On Wednesday, 9th March, I went to Rome to see "Romeo e Giulietta" with some of my colleagues. One hour's drive and we were in Rome. Then the underground and a nice walk to the Eliseo which is in the central Via Nazionale. At the end, after three hours and a half, no bus nor underground trains. A taxi back to our car park. Was it worth it?
Juliet is one of my favourite heroines, so young but so determined, matter-of-fact, anticonformist, passionate. I've never loved Romeo very much, not my ideal man: a dreamer, inconsistent, volatile, too impulsive. I 've always liked the richness of this play: both comedy and tragedy, with a variety of love types, miscellaneous characters, a blend of linguistic registers and literary forms, with both high poetry and triviality, comic puns and refined metaphors.
Romeo is Riccardo Scamarcio. Loved by thousands of teenagers for his being Step, the good-looking hero in a successful film adapted from a popular teenage romance, "Tre metri sopra al cielo" ( 2004) , he is one of the most popular Italian faces on screen. His career includes more than twenty films and TV movies in very few years. Did he study at a drama school? Well, he started but then left without getting his diploma. Not so relevant for an actor. Not so relevant if you live in Italy. You mustn't be good at something to get to do it. You must just have the right look and you become , by magic, a popular well-paid star. I actually went to see this show full of prejudices but I had read such positive reviews that I had to give it a chance! So I said: "Let's go and see how good Mr Scamarcio has become in these years".
O Romeo, Romeo. Why are thou Romeo ... with Mr Scamarcio's inexpressive face and a horribly shouting voice? Give me back my sweet, romantic, passionate Romeo. Well, maybe he is not my ideal man but ... Where has he gone?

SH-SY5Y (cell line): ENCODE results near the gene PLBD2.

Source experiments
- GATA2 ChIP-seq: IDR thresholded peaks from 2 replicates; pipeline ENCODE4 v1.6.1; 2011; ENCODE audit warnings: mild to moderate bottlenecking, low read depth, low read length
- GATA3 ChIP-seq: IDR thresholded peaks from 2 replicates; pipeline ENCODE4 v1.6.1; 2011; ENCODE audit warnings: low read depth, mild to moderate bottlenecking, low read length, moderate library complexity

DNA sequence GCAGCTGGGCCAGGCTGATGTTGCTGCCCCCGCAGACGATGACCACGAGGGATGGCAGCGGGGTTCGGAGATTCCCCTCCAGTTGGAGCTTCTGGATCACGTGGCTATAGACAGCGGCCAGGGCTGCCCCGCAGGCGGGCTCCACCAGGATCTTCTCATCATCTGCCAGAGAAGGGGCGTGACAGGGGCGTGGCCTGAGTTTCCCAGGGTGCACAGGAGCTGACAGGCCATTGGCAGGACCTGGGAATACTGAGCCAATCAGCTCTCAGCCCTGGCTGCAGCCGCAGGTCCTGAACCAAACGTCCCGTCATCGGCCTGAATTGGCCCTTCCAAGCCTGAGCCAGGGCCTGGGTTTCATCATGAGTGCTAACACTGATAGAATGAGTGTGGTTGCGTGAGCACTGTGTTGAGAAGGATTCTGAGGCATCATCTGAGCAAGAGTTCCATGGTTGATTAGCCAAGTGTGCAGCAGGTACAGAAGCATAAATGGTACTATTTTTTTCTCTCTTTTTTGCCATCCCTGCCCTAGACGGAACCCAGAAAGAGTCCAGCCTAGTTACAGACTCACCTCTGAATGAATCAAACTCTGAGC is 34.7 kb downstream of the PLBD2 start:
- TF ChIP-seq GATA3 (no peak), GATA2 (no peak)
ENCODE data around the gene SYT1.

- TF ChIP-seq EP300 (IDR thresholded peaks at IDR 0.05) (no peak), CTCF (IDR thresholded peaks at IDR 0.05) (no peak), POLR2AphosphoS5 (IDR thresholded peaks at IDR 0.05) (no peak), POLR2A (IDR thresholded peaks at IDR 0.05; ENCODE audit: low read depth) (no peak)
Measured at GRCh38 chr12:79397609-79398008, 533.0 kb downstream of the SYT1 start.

I've tried to search the Net to find info about this actress. None. Not in Italian, nor in English. In Turkish? Maybe. But I've started suspecting ...is this her absolute debut on stage? Let's give young people good chances, that's right and fair. Only, please, first check their talent and language skills. I've nothing against young actors at their debut, especially if they can face the audience as Greg Baldock did at the Old Vic in London in December, substituting a great name, Tom Hollander, with great talent in a very engaging double role. And he had just left drama school! (see my blogpost / interview HERE)
Romeo e Giulietta at Teatro Eliseo in Rome? Few things. Mercutio ( Andrea Di Casa), the Nurse (Milvia Marigliano), the slow motion opening scene of the fights in the streets of Verona , the bare scenery. I can't find anything else. Too little for a positive response.
The audience was divided in the end. A good deal of people left the theatre before the ending and the final tribute. I would have done the same but ... I was to curious to see how the many teenagers (girls) would respond. They shouted and shouted and clapped hysterically, of course. Here we are. Love is blind. Those actors had killed the icons of tragic love but were overwhelmed with love and enthusiasm. Bah! I was stunned.
How would you imagine the staging of a contemporary and modernized Romeo and Juliet? Romantic? This one was hysterical. Passionate? No, often pharsical. More comedy? No, more absurdity. Surreal? No, wrong. Completely wrong. It totally lacked the intensity, the intimacy we can recognize in Shakespeare's words. It was shouted, aggressive, bizarre. I know, I know. The world is devastated and shaken by huge catastrophes like earthquakes and tsunami. And I am shocked and sad for that. But I am even sadder , because in my country they are trying to kill culture and art. And beauty.
P.S. We had tickets for Saturday 5th March but the show was cancelled because Mr Scamarcio had to take part in an award giving ceremony somewhere. Popularity.